None of the current Blender for Robotics projects has chosen to implement this HLA architecture. (Here is more explanation about the consequences of that architecture.)
- The Modular Open Robots Simulator Engine, maintained by LAAS-CNRS in Toulouse, France. Status:
- One dedicated full-time engineer working on the project, until June/July 2012
- Various robots and robotics sensors implemented in the simulation
- Modular architecture based on Blender and Python files
- Compatibility with various middlewares: sockets, yarp, pocolibs, ROS.
- Driven by, and validated in, multi-robot cooperation scenarios
- Ported to Blender 2.5 and Python 3
- Robot Editor provides a tool that allows easily to create new or convert existing models of robot hands. Collada in version 1.5 has been chosen as the common content exchange format.
- KDL (Orocos' Kinematics & Dynamics Library) integration into Blender, with focus on improving Blender's IK (inverse kinematics), with constraint-aware and dynamic algorithms.
- R2D3 Robotic Development 3nvironment, with a simulation of SCORBOT ER-5 Robot.
- Fanuc robot LR Mate 200
Normalized interfaces to robotics hardware
A first step towards the above-mentioned big picture is the definition of normalized (harmonized, or standardized) interfaces and naming of all common objects used in robotics contexts. For example, the class of actuators and sensors that we want to interface with, the set of control algorithms that are common in robotics, or the motion interfaces to the kinematic families of most common robotics platforms (arms, hands, as well as mobile platforms). In principle, this is a task for the whole robotics community, and not just for the subset that is interested in Blender; however, very little concrete collaboration has taken place in this context until now, so maybe this smaller sub-community can make the difference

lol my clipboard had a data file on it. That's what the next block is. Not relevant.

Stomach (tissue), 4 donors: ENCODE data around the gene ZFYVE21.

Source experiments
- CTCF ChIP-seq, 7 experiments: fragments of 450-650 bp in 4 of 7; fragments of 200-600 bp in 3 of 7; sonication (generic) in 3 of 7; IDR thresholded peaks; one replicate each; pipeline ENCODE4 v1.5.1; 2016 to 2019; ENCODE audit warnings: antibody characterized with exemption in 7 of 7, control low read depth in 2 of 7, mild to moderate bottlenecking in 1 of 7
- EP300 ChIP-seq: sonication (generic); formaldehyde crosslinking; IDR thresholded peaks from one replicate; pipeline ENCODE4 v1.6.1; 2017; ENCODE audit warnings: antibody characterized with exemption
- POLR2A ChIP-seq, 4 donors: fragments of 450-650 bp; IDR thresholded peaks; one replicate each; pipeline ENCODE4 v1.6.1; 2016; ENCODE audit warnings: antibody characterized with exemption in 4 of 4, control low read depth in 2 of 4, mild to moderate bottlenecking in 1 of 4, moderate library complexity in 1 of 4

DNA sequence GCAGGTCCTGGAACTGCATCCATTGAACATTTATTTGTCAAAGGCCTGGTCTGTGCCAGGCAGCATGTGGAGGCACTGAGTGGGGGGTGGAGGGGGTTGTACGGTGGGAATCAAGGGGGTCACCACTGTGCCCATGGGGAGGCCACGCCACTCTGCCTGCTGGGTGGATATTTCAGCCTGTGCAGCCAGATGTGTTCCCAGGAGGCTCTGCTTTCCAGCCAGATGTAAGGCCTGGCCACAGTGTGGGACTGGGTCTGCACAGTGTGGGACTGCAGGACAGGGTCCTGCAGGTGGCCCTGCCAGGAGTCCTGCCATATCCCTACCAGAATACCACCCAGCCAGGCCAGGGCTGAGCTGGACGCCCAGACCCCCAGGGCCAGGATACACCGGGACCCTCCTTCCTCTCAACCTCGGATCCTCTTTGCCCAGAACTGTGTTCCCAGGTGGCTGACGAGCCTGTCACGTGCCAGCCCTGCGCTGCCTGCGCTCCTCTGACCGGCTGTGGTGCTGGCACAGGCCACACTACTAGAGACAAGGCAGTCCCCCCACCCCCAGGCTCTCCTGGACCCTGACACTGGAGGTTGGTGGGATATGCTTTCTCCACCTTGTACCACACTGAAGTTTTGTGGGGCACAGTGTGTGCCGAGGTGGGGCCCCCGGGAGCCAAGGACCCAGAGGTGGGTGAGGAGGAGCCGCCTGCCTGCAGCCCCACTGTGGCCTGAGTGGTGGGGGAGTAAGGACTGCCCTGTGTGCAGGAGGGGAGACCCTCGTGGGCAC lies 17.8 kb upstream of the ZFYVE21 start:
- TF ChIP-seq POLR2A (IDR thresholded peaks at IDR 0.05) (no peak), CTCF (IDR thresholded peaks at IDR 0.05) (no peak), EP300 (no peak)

What does Blender already offer?
Here is an overview of the generic aspects of the robotics components that are already available in the Blender Game Engine (outdated documentation, i.e., for 2.49 only), actuators, sensors and controllers:
- actuators in robotics have basically four control modes: position, velocity, acceleration, or torque. (Also current is an actual control mode, but only when one wants to take the dynamics of the electric motor into account!) The torque control mode requires a dynamic model of the robot that the actuator is acting on, in order to calculate the position update of the robot under the applied torque. Position is the simplest to interface in Blender, currently, since computer animation packages typically work only at position level. Velocity and acceleration require some for of state information to be integrated into the Game Engine. (Or does that exist already?). Anyway, (most) actuator interfaces are rather simple, at least at the setpoint specification level; for non-position interfaces, Blender must be extended with integrators that transform the instantaneous velocity, acceleration or torque inputs into (a time series of) position updates.
- sensors in robotics can be (roughly) of two different kinds:
- proprioceptive: that means, 'sensing the internal state' of the robot, and that almost always boils down to the complement of the 'actuators' above, that is the sensing of the position, velocity, acceleration and/or the torque at the robot's joints.
- exteroceptive, that means, 'sensing the interaction of the robot with its environment'. This category carries many sub-categories: